I Meant to Write You, But I Had to Check Facebook First

Well, my plan was to stay in touch with all of the amazing people in the Place of Joy community, to do it consistently, and to share things I think you’ll value.

I wanted to do this because (1) I have a lot to teach and writing is a great way for me to get it out there, (2) people respond to a lot of what I write about and it seems to make a difference to them, and (3) because the general consensus is that if you stay in touch with your community consistently and provide value, your business will grow.

All good reasons to stick to my plan. I even created a beautiful spreadsheet so I could lay out themes, topics and potential guest experts for 2015. So organized! And then I had to just check Facebook for one minute.

It was all downhill from there.

Relate at all?

Somehow, no matter how good an idea seems, no matter how much I want the results it’s sure to yield, I consitently find myself being drawn into the vortex of “other things I need to do,” also known as “I just need to take a quick break” and “Is there any chocolate in this house?!”


Why is it so hard to stay focused and follow through on something you actually want to do?

Well, I've been thinking about it, and here are some possibilities:

1. Some part of you doesn’t really want to do it. Part of it may be that you'd just rather just be sprawled out on the couch watching Vampire Diaries than organizing your desk or writing your newsletter, and at the end of a long day, who can blame you? Breaks and joy are essential, you just have to make sure you're actually doing something to take a break from.

But there also may be some subconscious resistance--what if I do this and my business grows then I get too busy and don't have time for my kids? What if I do this and no one responds and then I'm a total failure? A great way to avoid dealing with those fears is to not keep your word, not follow through, and not see what would happen if you actually did what you said you were going to do. (This is where Facebook really comes in handy.)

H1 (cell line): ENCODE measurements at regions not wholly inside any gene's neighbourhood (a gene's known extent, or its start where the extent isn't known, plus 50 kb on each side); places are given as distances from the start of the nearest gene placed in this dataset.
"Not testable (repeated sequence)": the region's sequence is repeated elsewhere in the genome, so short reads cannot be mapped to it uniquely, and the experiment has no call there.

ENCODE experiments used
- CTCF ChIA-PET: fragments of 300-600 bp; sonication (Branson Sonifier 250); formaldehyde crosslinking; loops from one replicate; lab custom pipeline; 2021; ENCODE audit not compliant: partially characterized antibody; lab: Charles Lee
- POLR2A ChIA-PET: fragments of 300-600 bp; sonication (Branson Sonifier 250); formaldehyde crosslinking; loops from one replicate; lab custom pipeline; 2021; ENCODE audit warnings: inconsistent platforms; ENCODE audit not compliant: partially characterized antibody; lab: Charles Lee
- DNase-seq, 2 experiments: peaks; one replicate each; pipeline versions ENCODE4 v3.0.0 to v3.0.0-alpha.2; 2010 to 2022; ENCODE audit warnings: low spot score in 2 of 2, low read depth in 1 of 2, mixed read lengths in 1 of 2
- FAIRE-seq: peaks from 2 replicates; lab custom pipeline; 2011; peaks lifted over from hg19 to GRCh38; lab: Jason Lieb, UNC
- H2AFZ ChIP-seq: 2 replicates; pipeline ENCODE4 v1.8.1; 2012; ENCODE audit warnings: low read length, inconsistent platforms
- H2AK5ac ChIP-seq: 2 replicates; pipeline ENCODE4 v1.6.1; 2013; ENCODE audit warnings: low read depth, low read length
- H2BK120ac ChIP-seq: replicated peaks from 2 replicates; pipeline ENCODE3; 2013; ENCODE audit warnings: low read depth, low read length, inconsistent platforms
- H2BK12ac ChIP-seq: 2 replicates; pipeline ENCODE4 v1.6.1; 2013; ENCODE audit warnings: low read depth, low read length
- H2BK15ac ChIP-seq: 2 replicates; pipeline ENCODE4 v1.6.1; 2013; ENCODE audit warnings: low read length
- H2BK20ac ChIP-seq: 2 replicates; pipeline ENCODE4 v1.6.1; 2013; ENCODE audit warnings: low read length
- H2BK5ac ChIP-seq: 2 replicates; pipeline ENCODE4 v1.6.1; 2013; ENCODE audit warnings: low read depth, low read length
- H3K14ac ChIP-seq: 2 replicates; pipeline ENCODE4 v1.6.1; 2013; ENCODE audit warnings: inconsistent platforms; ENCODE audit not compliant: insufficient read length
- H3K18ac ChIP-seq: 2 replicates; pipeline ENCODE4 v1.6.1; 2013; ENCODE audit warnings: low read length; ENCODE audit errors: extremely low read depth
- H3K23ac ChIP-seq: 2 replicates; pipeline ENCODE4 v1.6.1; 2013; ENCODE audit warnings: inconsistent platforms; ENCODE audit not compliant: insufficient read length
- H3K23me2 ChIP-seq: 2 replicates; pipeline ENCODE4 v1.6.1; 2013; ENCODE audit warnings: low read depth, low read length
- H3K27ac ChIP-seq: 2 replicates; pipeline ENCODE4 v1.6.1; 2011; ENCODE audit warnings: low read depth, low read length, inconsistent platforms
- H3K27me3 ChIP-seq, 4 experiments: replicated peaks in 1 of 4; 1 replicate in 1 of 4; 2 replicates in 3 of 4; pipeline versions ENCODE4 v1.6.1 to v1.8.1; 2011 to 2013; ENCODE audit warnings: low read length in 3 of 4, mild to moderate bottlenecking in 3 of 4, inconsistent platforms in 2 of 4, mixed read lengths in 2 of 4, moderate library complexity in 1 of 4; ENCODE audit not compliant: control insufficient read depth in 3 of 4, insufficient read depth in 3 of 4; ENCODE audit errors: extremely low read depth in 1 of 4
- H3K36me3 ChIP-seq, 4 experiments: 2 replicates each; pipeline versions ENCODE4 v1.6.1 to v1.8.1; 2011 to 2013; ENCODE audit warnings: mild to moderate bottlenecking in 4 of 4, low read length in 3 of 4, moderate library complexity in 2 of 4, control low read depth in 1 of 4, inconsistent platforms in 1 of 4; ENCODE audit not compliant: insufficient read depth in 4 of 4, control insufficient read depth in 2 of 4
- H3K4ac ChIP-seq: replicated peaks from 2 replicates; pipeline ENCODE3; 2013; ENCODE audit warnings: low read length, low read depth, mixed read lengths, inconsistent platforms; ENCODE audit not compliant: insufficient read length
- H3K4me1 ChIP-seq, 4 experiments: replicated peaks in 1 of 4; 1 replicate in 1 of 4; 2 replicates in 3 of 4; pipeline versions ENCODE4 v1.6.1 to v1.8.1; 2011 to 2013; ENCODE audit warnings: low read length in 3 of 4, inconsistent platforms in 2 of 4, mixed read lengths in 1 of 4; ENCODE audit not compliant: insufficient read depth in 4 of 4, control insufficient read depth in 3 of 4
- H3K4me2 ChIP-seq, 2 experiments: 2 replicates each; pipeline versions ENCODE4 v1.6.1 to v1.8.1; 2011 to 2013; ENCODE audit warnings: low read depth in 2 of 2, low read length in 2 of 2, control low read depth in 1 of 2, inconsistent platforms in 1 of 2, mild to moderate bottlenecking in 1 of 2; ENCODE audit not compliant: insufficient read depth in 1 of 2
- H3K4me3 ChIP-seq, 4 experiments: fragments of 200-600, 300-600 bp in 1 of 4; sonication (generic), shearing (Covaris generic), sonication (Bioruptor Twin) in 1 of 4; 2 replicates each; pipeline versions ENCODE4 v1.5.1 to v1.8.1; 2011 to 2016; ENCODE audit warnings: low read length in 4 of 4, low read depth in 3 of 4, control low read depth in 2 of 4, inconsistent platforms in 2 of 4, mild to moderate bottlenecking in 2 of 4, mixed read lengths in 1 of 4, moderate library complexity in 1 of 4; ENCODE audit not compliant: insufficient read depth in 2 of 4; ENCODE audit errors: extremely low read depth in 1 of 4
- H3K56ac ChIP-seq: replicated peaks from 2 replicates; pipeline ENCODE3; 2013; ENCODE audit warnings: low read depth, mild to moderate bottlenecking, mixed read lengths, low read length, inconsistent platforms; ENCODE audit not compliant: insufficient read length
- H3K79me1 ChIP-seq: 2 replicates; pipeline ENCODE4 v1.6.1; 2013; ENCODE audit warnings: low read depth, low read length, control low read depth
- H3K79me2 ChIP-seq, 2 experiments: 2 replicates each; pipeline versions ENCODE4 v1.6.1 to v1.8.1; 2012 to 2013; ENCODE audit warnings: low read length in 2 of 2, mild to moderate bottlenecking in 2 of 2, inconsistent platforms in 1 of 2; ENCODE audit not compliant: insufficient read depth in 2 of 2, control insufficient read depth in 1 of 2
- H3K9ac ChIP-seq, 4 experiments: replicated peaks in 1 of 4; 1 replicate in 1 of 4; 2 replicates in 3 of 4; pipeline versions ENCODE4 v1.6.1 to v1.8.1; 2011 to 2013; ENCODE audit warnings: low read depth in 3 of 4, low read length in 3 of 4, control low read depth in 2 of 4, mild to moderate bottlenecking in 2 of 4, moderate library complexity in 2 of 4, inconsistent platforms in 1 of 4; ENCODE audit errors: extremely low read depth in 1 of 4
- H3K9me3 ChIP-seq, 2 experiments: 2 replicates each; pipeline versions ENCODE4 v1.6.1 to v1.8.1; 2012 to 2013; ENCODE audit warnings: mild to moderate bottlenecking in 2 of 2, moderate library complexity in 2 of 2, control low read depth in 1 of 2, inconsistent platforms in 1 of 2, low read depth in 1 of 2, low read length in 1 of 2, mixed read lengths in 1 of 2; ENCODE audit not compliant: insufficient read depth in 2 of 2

2. Some (a lot) of us work better around others. I remember a great anecdote from one of the original professional organizers (I think it was Judith Kolberg): A client hired her to come to her house, and had her sit in a chair next to the client's desk while she paid bills. At the end of a (silent) hour, the client thanked her, handed her a check, and said, "I'll see you next month."

Having other people around you while you're working can make a HUGE difference in keeping you focused and on task. Like having a trainer at the gym, you're much more likely to show up if someone's waiting for you. You're more likely to keep your butt in your chair when everyone around you is working too. You'll have someone to troubleshoot and brainstorm with if you get stuck. And you'll feel motivated to have something to show everyone at the end of the day.

3. You don't only get to do the fun part. Unfortunately, I haven't quite figured out a way around this one. Delegating helps, but there will always be parts that you need to do that you just don't wanna. You may love the idea you have for a business, but actually writing up a plan or sending out a warm letter introducing yourself to potential clients makes you break out in hives.

As part of my crusade to encourage people to face things head on, I'm just going to tell you to embrace the fact that you're not going to love every single piece of what it takes to create what you want. Checking Facebook will only delay the work you don't want to do, and if you delay it indefinitely you'll never get where you want to go.


SO...what to do? Start here:

1. Write down what you want, and then write down all the reasons why it's a bad idea, won't work, what trouble it will cause, and why you don't deserve it. That should give you some insight into what might be sabotaging you subconsciously, and then you can take steps to address and heal those pieces from there.

2. Get people around you. On the phone, in person, whatever works for you. These need to be non-judgmental, encouraging people, and they need to be people who won't let you off the hook if you don't do what you say you're going to do. (Moms and most friends are generally not ideal for this. Consider paying somebody to be this person.)

3. Accept that some of the pieces aren't going to be fun or easy. Get help when you can, and build a structure that helps you stay focused. With the right structure and support in place, you'll likely knock these things out a lot more quickly than you thought you could. I see that happening all the time.


If you want to slide right into a solution that's built to address all of these things, join one of my upcoming Get One Thing Done experiences.

Ideal for people who want to get things done : ) People have successfully tackled stacks of filing, messy desks, event planning, program design, contact entering, financial organizing, personal projects and more. Book yourself this day and immediately start to feel a burden being lifted off your shoulders. You CAN do it, you just need the right support. Click here to find out more and to register.